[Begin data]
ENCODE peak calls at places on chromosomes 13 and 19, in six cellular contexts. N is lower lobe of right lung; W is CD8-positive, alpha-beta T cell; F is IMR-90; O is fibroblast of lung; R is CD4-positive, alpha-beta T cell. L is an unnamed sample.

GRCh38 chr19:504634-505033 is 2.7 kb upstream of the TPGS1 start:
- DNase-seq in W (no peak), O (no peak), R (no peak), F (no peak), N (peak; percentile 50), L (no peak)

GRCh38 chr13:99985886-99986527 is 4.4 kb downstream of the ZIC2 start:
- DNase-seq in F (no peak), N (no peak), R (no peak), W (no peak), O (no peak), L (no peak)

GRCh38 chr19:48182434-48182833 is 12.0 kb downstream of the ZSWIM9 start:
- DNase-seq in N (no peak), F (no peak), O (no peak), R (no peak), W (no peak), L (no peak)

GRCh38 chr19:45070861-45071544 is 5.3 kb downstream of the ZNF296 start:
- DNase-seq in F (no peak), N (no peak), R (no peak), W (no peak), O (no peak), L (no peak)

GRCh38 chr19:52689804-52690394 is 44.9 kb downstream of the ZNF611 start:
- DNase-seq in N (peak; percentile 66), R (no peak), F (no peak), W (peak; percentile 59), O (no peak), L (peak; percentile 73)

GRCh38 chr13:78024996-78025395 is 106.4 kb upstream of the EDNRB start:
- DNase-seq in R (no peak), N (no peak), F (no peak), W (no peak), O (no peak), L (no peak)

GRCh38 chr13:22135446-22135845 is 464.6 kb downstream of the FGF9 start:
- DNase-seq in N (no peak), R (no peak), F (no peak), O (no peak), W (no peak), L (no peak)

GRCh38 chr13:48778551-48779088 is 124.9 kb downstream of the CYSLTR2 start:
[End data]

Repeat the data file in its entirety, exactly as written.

ENCODE peak calls at places on chromosomes 13 and 19, in six cellular contexts. N is lower lobe of right lung; W is CD8-positive, alpha-beta T cell; F is IMR-90; O is fibroblast of lung; R is CD4-positive, alpha-beta T cell. L is an unnamed sample.

GRCh38 chr19:504634-505033 is 2.7 kb upstream of the TPGS1 start:
- DNase-seq in W (no peak), O (no peak), R (no peak), F (no peak), N (peak; percentile 50), L (no peak)

GRCh38 chr13:99985886-99986527 is 4.4 kb downstream of the ZIC2 start:
- DNase-seq in F (no peak), N (no peak), R (no peak), W (no peak), O (no peak), L (no peak)

GRCh38 chr19:48182434-48182833 is 12.0 kb downstream of the ZSWIM9 start:
- DNase-seq in N (no peak), F (no peak), O (no peak), R (no peak), W (no peak), L (no peak)

GRCh38 chr19:45070861-45071544 is 5.3 kb downstream of the ZNF296 start:
- DNase-seq in F (no peak), N (no peak), R (no peak), W (no peak), O (no peak), L (no peak)

GRCh38 chr19:52689804-52690394 is 44.9 kb downstream of the ZNF611 start:
- DNase-seq in N (peak; percentile 66), R (no peak), F (no peak), W (peak; percentile 59), O (no peak), L (peak; percentile 73)

GRCh38 chr13:78024996-78025395 is 106.4 kb upstream of the EDNRB start:
- DNase-seq in R (no peak), N (no peak), F (no peak), W (no peak), O (no peak), L (no peak)

GRCh38 chr13:22135446-22135845 is 464.6 kb downstream of the FGF9 start:
- DNase-seq in N (no peak), R (no peak), F (no peak), O (no peak), W (no peak), L (no peak)

GRCh38 chr13:48778551-48779088 is 124.9 kb downstream of the CYSLTR2 start: